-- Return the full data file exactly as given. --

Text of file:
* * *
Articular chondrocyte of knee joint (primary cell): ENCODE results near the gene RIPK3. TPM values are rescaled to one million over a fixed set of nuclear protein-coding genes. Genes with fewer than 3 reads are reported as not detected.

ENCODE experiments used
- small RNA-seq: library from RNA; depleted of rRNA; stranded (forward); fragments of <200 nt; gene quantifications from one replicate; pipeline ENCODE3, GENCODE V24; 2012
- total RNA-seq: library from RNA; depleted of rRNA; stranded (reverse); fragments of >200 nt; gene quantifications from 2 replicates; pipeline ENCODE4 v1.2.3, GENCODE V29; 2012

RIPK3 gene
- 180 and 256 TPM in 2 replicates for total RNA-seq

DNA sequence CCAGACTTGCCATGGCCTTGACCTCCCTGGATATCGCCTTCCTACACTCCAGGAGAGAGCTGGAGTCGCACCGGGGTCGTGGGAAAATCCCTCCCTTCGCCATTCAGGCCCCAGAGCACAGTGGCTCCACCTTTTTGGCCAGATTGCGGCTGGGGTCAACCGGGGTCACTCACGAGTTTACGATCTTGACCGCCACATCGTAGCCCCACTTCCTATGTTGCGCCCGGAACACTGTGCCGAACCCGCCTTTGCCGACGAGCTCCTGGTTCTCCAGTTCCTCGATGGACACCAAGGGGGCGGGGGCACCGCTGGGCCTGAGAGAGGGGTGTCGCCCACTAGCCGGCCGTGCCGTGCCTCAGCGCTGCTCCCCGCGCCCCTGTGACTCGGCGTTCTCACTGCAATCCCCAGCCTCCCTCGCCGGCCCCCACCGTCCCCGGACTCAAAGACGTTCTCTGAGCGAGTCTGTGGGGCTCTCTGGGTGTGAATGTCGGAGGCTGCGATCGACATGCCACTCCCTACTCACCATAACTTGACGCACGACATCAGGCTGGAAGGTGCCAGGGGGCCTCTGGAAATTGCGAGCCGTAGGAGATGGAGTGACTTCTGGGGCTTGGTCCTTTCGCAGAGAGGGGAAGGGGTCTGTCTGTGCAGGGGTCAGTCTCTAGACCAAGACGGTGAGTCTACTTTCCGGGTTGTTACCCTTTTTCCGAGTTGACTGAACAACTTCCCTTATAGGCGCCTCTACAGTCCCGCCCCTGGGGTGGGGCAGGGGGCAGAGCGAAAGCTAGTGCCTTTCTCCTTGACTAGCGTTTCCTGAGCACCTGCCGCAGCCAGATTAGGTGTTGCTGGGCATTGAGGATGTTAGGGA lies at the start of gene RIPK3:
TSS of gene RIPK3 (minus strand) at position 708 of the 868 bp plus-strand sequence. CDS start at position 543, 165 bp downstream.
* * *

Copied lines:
Articular chondrocyte of knee joint (primary cell): ENCODE results near the gene RIPK3. TPM values are rescaled to one million over a fixed set of nuclear protein-coding genes. Genes with fewer than 3 reads are reported as not detected.

ENCODE experiments used
- small RNA-seq: library from RNA; depleted of rRNA; stranded (forward); fragments of <200 nt; gene quantifications from one replicate; pipeline ENCODE3, GENCODE V24; 2012
- total RNA-seq: library from RNA; depleted of rRNA; stranded (reverse); fragments of >200 nt; gene quantifications from 2 replicates; pipeline ENCODE4 v1.2.3, GENCODE V29; 2012

RIPK3 gene
- 180 and 256 TPM in 2 replicates for total RNA-seq

DNA sequence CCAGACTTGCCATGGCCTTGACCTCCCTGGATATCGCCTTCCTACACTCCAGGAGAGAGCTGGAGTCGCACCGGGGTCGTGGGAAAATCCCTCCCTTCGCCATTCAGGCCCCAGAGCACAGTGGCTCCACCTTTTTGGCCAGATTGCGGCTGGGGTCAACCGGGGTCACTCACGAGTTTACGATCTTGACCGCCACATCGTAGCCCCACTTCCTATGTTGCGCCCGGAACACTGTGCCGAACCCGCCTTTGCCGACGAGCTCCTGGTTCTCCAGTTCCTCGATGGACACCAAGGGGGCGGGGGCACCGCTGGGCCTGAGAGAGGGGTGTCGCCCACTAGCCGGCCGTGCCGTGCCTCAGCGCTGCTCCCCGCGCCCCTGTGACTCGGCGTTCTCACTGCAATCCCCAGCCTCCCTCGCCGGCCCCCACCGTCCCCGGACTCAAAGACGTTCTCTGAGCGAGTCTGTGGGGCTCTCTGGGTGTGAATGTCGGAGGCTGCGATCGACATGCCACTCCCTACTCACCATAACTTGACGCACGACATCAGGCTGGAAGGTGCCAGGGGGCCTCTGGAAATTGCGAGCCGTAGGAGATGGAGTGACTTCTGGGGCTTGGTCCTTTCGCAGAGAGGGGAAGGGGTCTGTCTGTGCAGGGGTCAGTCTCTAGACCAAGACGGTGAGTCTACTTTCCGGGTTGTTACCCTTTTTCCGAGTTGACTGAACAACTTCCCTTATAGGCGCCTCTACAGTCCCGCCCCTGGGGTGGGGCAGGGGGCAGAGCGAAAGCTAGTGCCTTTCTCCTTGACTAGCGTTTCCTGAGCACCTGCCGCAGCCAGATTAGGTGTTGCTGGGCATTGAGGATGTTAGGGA lies at the start of gene RIPK3:
TSS of gene RIPK3 (minus strand) at position 708 of the 868 bp plus-strand sequence. CDS start at position 543, 165 bp downstream.